Drive a Free (Almost) Device!

  • July 9, 2024

It’s become so hard to sell EVs like the Nissan Leaf that some enterprising dealers have figured out how to give them away, almost. One dealer in Colorado, for instance, is offering the opportunity to drive a new Leaf for $19 per month. It’s a lease payment that takes advantage of Colorado’s $8,100 EV tax credit, plus a $1,000 store credit Nissan kicks back to the dealer, who kicks it back to the customer.

Of course, there are some catches – including the $695 “acquisition fee” and another $699 for “dealer handling” – that end up raising the cost of the lease to about $100 per month. And you’re limited to 20,000 miles over the course of the two-year lease.

But at least the device is off the lot – and that’s why dealers are almost giving-away these devices, which they otherwise have as much trouble selling as yet-another “booster” to “stop the spread” of the sickness every “vaccinated” person seems to keep on getting.

Note that those are also offered for “free,” too.

It’s because – in both cases – there are costs.

In the case of the device, it’s the opportunity cost of lost time. Of the time spent worrying about whether the device will run out of charge and how much time will have to be spent waiting for it to charge. Everyone – except perhaps for the casket model auditioning for his Weekend at Bernie’s re-selection as “president” (of what, per Snake Plissken in the original Escape from New York) understands these costs and seeks to avoid them by not buying the devices that impose them.

One wonders, though, whether the lease issuers understand the costs they are buying into. Specifically, the cost of what a two-year-old device will be worth after it has been discharged and recharged for two years. Vehicles lose about 20 percent of their original value (when new) after about two years but devices lose as much as twice that because potential used-device buyers are now aware of the cost of replacing the device’s battery, which costs more than replacing both the engine and the transmission in a vehicle that likely won’t need to have either replaced for at least 12-15 years even if the vehicle is driven every day. Even if its driver empties the tank pretty much every day – and refills it to full in less than five minutes at any gas station.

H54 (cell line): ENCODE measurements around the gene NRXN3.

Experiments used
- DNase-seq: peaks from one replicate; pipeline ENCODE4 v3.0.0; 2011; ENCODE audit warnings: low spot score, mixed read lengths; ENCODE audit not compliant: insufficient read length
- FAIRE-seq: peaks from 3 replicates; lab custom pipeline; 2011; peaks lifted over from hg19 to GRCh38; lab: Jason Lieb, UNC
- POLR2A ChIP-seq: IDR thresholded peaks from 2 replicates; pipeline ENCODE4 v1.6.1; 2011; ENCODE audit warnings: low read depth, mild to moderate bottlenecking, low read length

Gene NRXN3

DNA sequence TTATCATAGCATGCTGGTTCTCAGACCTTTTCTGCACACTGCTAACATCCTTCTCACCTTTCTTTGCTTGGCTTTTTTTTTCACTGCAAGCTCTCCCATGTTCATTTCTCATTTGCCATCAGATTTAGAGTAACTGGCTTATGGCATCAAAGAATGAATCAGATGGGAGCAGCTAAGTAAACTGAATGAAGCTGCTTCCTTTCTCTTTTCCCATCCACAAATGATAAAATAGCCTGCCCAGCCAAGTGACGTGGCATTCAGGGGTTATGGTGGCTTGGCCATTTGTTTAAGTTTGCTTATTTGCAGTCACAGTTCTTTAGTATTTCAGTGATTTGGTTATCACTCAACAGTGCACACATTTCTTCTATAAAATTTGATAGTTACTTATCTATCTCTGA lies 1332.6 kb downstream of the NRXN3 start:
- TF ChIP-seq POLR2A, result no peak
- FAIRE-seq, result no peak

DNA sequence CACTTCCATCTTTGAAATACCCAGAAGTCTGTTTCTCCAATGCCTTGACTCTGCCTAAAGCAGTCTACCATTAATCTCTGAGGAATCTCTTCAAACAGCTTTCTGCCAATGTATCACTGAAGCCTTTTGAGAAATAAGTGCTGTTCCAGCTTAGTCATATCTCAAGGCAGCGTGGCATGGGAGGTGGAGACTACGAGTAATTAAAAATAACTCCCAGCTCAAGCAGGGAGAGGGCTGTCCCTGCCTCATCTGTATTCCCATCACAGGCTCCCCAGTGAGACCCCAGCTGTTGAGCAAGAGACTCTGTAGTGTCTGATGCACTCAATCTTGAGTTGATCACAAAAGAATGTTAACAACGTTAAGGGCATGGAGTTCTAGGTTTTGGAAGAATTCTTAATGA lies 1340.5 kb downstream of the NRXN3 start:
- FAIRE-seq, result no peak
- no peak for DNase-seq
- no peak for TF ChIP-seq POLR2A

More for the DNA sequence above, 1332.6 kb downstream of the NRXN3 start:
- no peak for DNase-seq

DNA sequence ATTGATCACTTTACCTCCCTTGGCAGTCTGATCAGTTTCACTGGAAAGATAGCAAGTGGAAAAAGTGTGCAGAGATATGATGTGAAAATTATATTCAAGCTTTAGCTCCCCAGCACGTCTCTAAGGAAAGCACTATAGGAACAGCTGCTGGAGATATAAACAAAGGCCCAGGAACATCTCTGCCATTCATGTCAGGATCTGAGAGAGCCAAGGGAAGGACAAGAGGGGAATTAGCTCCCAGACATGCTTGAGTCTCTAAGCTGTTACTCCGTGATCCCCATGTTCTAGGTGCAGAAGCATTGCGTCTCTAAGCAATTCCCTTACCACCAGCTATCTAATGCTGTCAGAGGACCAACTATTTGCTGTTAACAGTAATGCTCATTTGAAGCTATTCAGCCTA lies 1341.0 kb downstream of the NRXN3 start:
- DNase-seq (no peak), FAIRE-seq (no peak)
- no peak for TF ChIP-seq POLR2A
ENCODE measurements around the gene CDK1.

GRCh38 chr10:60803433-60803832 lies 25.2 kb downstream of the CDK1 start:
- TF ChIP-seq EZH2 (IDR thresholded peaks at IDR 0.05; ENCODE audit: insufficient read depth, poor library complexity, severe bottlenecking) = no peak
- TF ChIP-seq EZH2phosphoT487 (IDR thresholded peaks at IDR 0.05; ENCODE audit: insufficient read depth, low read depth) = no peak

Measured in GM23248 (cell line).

But if a device is subjected to heavy everyday use; if its battery is regularly discharged to near-“empty” and then “filled up” quickly (so to speak) at a “fast” charger, then it is expected that it will be necessary to buy a new battery much sooner because the one the device came with will be losing its capacity to accept and hold a full charge long before 12-15 years have passed.

That’s why a device like the Leaf that lists for $28,140 to start when new is likely to be worth $18k or less after just 24 months

Who’s going to pay for that?

Probably all of us, once the government gets involved – which it inevitably will once these costs become impossible to hide. For now, they can only be hidden. Nissan builds the devices because the government’s regs require every vehicle manufacture to manufacture devices; the dealers are then required to accept a certain “allotment” of devices they can’t sell – but which they are obliged to buy from the manufacturer (e.g., Nissan) via short-term loans predicated on the assumption that the dealer will be able to sell the devices. Each month the dealer hasn’t sold the devices costs the dealer, so the devices are leased at give-away prices, just to get them off the lot (and off the books).

The lease company then hides the cost for the next couple of years. All seems to be “working” because – see! – the devices are “selling.” They aren’t just sitting – either on the dealer’s lots or in the manufacturers’ parking depots, waiting to be shipped to dealers who can’t sell them and for that sound reason don’t want them.

But what happens when all these leases come home to roost? More finely, who will be left holding the bag for all of these costs? The lease companies are not going to just eat them. They will pass them along to people who lease vehicles that aren’t devices, just the same as the insurance mafia has been passing along the much-higher cost of repairing (and replacing) the cost of devices to those who haven’t bought one.

If that cost proves to be too much – for the people who want to lease a vehicle rather than device – then you can expect the government to step in and eat the costs that have been passed along to the leasing companies, which we’ll be paying for, of course – since the government can only “help” by forcing us to pay.

The good news is that – for now – you can drive a new device for just $19 per month. And it’s worth every cent of that.

. . .

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